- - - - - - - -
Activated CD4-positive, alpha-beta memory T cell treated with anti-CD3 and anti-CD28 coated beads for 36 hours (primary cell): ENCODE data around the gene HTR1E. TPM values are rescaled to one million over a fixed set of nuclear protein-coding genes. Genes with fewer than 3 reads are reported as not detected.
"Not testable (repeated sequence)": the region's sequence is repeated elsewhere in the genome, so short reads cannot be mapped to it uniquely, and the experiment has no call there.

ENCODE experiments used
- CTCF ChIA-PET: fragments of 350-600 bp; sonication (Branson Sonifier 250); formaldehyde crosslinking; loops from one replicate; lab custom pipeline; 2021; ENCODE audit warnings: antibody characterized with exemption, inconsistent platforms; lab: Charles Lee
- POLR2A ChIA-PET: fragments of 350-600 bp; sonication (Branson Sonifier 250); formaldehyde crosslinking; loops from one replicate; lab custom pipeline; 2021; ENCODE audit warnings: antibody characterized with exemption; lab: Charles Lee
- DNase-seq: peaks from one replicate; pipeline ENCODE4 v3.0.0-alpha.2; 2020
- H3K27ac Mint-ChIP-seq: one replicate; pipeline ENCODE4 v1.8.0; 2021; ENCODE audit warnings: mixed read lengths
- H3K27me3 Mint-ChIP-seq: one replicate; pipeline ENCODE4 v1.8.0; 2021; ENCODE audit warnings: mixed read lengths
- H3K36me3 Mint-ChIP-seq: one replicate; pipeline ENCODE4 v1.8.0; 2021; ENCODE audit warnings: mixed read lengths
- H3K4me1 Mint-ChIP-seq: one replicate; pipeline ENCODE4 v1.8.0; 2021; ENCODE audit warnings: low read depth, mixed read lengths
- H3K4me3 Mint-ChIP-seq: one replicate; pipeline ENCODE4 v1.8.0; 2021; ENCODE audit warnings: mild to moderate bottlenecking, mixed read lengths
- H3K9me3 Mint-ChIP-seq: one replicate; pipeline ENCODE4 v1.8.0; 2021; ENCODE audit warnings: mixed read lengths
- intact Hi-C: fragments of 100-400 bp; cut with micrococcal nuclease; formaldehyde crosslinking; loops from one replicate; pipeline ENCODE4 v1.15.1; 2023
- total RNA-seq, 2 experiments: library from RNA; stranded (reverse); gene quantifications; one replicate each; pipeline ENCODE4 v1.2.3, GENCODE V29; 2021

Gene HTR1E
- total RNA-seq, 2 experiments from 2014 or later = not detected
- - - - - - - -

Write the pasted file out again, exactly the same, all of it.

Activated CD4-positive, alpha-beta memory T cell treated with anti-CD3 and anti-CD28 coated beads for 36 hours (primary cell): ENCODE data around the gene HTR1E. TPM values are rescaled to one million over a fixed set of nuclear protein-coding genes. Genes with fewer than 3 reads are reported as not detected.
"Not testable (repeated sequence)": the region's sequence is repeated elsewhere in the genome, so short reads cannot be mapped to it uniquely, and the experiment has no call there.

ENCODE experiments used
- CTCF ChIA-PET: fragments of 350-600 bp; sonication (Branson Sonifier 250); formaldehyde crosslinking; loops from one replicate; lab custom pipeline; 2021; ENCODE audit warnings: antibody characterized with exemption, inconsistent platforms; lab: Charles Lee
- POLR2A ChIA-PET: fragments of 350-600 bp; sonication (Branson Sonifier 250); formaldehyde crosslinking; loops from one replicate; lab custom pipeline; 2021; ENCODE audit warnings: antibody characterized with exemption; lab: Charles Lee
- DNase-seq: peaks from one replicate; pipeline ENCODE4 v3.0.0-alpha.2; 2020
- H3K27ac Mint-ChIP-seq: one replicate; pipeline ENCODE4 v1.8.0; 2021; ENCODE audit warnings: mixed read lengths
- H3K27me3 Mint-ChIP-seq: one replicate; pipeline ENCODE4 v1.8.0; 2021; ENCODE audit warnings: mixed read lengths
- H3K36me3 Mint-ChIP-seq: one replicate; pipeline ENCODE4 v1.8.0; 2021; ENCODE audit warnings: mixed read lengths
- H3K4me1 Mint-ChIP-seq: one replicate; pipeline ENCODE4 v1.8.0; 2021; ENCODE audit warnings: low read depth, mixed read lengths
- H3K4me3 Mint-ChIP-seq: one replicate; pipeline ENCODE4 v1.8.0; 2021; ENCODE audit warnings: mild to moderate bottlenecking, mixed read lengths
- H3K9me3 Mint-ChIP-seq: one replicate; pipeline ENCODE4 v1.8.0; 2021; ENCODE audit warnings: mixed read lengths
- intact Hi-C: fragments of 100-400 bp; cut with micrococcal nuclease; formaldehyde crosslinking; loops from one replicate; pipeline ENCODE4 v1.15.1; 2023
- total RNA-seq, 2 experiments: library from RNA; stranded (reverse); gene quantifications; one replicate each; pipeline ENCODE4 v1.2.3, GENCODE V29; 2021

Gene HTR1E
- total RNA-seq, 2 experiments from 2014 or later = not detected